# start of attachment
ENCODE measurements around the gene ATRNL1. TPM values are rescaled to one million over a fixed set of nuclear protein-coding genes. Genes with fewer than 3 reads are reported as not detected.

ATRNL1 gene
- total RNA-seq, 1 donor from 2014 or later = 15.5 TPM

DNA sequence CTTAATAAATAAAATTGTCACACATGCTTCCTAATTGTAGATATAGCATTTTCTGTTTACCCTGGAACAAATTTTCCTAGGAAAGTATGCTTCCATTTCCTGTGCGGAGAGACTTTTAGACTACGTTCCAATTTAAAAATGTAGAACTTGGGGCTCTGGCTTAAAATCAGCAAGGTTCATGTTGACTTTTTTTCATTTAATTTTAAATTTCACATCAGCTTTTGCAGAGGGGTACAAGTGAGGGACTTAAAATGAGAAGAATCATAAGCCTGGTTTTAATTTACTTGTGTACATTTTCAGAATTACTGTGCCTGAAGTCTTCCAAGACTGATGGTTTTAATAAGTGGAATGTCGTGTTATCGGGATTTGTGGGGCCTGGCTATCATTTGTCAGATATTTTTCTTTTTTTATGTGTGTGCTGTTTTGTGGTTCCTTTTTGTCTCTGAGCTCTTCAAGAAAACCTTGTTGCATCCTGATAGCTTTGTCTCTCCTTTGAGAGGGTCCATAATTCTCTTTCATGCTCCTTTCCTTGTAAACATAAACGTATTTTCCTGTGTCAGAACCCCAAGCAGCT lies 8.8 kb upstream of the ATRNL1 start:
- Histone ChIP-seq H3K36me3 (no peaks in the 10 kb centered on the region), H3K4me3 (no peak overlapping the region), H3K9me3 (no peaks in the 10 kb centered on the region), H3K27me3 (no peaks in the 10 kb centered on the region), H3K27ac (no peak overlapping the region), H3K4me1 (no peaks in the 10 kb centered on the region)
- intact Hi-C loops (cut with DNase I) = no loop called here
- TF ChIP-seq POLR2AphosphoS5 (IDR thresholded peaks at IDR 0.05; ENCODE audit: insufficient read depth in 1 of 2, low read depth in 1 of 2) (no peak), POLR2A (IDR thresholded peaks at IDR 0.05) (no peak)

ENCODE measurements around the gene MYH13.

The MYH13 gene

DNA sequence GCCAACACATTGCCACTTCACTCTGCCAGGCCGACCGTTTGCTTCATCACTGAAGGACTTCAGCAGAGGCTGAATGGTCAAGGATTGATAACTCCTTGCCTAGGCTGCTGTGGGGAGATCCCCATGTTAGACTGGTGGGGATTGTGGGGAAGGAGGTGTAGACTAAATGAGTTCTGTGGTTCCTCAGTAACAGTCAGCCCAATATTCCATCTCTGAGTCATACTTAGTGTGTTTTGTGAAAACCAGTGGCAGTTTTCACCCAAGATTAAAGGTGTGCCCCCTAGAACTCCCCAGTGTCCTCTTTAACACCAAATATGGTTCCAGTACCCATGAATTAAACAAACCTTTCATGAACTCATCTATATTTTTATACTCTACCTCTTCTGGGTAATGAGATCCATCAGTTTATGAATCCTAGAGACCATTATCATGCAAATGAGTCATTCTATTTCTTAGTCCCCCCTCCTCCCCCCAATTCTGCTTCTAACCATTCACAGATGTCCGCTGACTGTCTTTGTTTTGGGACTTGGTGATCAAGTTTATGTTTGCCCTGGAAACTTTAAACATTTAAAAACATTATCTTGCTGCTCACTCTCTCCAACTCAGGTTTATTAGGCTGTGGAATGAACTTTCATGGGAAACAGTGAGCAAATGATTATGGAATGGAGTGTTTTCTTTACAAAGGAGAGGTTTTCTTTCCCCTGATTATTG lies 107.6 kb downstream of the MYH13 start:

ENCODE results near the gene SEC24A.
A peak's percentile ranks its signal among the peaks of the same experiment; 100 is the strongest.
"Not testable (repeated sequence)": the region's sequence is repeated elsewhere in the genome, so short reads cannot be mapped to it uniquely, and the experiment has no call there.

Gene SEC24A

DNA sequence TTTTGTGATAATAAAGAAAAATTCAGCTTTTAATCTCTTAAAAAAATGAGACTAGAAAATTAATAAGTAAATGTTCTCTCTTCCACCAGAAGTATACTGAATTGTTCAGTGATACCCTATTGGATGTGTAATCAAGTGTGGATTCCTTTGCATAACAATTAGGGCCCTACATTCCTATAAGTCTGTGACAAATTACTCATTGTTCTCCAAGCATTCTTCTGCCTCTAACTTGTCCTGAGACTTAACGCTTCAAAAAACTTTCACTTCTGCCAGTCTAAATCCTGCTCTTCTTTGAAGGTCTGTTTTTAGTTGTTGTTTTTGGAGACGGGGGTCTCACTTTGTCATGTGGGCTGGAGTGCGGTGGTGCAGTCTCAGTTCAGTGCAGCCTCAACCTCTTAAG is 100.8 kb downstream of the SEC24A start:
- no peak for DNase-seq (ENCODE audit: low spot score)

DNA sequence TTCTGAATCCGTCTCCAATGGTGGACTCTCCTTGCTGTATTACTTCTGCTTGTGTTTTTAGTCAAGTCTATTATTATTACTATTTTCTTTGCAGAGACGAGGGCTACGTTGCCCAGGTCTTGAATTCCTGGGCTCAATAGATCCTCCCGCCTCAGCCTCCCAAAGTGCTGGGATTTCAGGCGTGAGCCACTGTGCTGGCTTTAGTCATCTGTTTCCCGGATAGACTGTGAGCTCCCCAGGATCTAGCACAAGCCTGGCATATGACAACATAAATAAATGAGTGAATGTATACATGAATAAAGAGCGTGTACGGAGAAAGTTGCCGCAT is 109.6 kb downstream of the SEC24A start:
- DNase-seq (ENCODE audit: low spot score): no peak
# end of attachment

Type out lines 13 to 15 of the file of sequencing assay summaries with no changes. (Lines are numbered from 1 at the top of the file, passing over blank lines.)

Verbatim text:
"Not testable (repeated sequence)": the region's sequence is repeated elsewhere in the genome, so short reads cannot be mapped to it uniquely, and the experiment has no call there.

Gene SEC24A

DNA sequence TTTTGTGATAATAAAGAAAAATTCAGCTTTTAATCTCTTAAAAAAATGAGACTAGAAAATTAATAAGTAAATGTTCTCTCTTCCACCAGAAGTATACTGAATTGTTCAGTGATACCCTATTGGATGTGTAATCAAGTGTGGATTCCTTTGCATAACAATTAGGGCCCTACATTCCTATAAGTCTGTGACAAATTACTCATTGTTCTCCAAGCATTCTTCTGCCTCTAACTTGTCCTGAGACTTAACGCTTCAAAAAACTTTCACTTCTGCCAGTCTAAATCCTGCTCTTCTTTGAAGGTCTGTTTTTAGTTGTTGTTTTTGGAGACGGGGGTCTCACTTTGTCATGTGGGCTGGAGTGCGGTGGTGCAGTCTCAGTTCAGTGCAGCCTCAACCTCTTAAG is 100.8 kb downstream of the SEC24A start: